What is the Difference Between High Tea & Afternoon Tea?

What is the Difference Between High Tea & Afternoon Tea?

What a wonderful activity tea has become in our lives, but we have ‘watered down’ the origins of our original tea drinking ways. Welcome to your afternoon tea session with Bruu. (Or is it high tea? Let’s find out the difference, shall we?)

Afternoon Tea

It’s safe to say that Afternoon Tea is hands down an English Custom, but the tradition of drinking tea itself started in China. It was King Charles II’s wife, Catherine of Braganza who introduced this beverage to the English in the 1600s. But it was the Duchess of England Anna Russell in the 19th century who created an activity around having a cup of tea with snacks in the afternoon.

Ever had that nagging feeling in your tummy, that you want to eat something light because you’re peckish/ lightly hungry, but not heavy enough to call it a meal? Well, the Seventh Duchess of England Anna and I shared the same problem 

Back then dinner was served late, at around 19:30- 20:00, so she eventually invited a few of her friends to join her during her tea drinking sessions in the afternoon so they could gossip, catch up and quill their hunger until dinner time.

As you can imagine this set-up took place in a “tearoom”/ drawing room with lots of couches and coffee tables. You can call it a somewhat informal setting. This was something only the rich and royal participated in and soon after the Duchess began this tradition, many of her friends started hosting tea parties of their own and then it kept on spreading.

Now, afternoon tea is normally served with a spread of bread, light sandwiches, scones, and cakes. However, this has somewhat gotten confused with a ‘High Tea’ set-up and calls for a clearing.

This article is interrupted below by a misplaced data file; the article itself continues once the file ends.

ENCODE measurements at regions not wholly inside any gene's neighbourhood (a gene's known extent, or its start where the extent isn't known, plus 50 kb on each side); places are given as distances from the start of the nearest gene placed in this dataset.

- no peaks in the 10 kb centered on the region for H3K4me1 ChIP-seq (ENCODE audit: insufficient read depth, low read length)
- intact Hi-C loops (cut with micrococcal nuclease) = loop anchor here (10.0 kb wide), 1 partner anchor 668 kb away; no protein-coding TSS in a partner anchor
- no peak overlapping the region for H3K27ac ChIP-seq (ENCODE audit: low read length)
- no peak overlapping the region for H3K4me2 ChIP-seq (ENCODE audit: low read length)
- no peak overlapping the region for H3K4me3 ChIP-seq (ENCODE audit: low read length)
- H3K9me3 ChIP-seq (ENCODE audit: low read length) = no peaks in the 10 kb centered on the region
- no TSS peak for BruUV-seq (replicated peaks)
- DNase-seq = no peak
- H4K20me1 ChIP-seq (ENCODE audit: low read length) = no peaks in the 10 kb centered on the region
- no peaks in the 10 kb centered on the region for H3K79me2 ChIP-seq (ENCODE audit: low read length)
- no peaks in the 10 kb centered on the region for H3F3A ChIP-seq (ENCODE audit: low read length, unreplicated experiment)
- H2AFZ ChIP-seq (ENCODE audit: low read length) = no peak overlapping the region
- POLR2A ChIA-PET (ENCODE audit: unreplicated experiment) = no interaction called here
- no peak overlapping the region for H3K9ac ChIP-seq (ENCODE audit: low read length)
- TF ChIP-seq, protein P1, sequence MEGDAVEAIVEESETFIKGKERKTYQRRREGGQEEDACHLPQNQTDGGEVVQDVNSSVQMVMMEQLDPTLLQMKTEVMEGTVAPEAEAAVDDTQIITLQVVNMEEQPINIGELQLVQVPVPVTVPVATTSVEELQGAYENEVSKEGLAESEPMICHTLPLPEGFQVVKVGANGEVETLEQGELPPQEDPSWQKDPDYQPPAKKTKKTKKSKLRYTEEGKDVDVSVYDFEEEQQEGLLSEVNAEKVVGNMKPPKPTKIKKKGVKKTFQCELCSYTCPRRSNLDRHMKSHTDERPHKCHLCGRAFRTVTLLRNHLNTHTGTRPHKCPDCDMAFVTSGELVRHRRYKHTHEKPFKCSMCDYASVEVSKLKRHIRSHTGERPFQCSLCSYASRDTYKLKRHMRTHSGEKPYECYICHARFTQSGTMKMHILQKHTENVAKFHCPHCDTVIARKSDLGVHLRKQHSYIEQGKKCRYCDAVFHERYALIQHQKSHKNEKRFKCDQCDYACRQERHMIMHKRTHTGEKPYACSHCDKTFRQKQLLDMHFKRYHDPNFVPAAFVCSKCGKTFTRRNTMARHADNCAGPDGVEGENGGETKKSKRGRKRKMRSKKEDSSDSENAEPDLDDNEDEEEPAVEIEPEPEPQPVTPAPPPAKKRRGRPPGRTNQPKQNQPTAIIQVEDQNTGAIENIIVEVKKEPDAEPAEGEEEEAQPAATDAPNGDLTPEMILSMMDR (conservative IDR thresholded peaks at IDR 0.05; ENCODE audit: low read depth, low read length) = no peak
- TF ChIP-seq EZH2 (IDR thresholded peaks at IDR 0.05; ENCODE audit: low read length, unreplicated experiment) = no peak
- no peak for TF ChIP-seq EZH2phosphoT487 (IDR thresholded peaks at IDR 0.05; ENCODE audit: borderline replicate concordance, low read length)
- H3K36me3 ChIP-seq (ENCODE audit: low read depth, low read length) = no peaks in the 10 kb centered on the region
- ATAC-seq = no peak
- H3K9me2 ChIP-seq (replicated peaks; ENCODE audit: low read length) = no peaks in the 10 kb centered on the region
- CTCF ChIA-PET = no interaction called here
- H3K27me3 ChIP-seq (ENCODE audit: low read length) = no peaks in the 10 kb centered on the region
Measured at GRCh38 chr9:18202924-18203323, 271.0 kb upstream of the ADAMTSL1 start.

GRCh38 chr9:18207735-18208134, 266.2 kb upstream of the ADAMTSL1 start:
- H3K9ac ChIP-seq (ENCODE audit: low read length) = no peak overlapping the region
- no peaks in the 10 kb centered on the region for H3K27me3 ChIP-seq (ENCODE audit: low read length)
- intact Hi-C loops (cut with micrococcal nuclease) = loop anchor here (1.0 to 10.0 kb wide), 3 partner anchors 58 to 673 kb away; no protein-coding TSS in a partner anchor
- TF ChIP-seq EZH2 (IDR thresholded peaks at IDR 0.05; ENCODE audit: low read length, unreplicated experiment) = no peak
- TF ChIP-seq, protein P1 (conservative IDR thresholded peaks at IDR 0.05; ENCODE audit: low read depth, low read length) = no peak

Although the tradition has moved away from being a good gossip session between housewives (dressed in gorgeous hats, gloves, and gowns), an afternoon cup of tea is still enjoyed worldwide, but the traditional experience is still practised throughout England in various hotels, cafes, and tea rooms, so between 3-4 pm take a tea-time off and treat yourself. 

High Tea

High Tea has nothing to do with class or riches, this is something the working-class people took part in after a long day's work and couldn’t wait for supper/dinner time to arrive. Unlike afternoon tea, the working-class men and women of World War 2 had bigger appetites to fill, so when they sat down at a normal dinner table/countertop, they ate sandwiches with a much more substantial filling instead of cucumber sandwiches with no crusts. So, the high in tea refers to the table set up and not finances.

In some cases, the hot cuppa would come with a hot meal as well, so when you’re watching your next Hollywood movie and there’s a scene of a mine worker coming home to a hot tea and a bowl of soup or tuna/ chicken sandwiches, he’s having a high tea (provided he’s sitting at the dinner table and not at a coffee table).

And that’s the simple difference between Afternoon Tea and High Tea.

The last sip

Today we tea lovers have diluted both definitions and we’ve mixed the title of a High Tea with the practice of an Afternoon Tea, thinking it was all about social class.

Either way, next time your family members are coming over for a visit, turn it into a tea party and keep the traditions alive by gifting them their own packs thanks to the flavourful and wondrous boxes that Bruu puts together. Why wait for visitors, if you’re short on gift ideas for that awkward family member or friend, a tea box has never been hated by anyone I know so far!

Enjoy your next cuppa with Bruu and tell us all about your experience.

-     Ari

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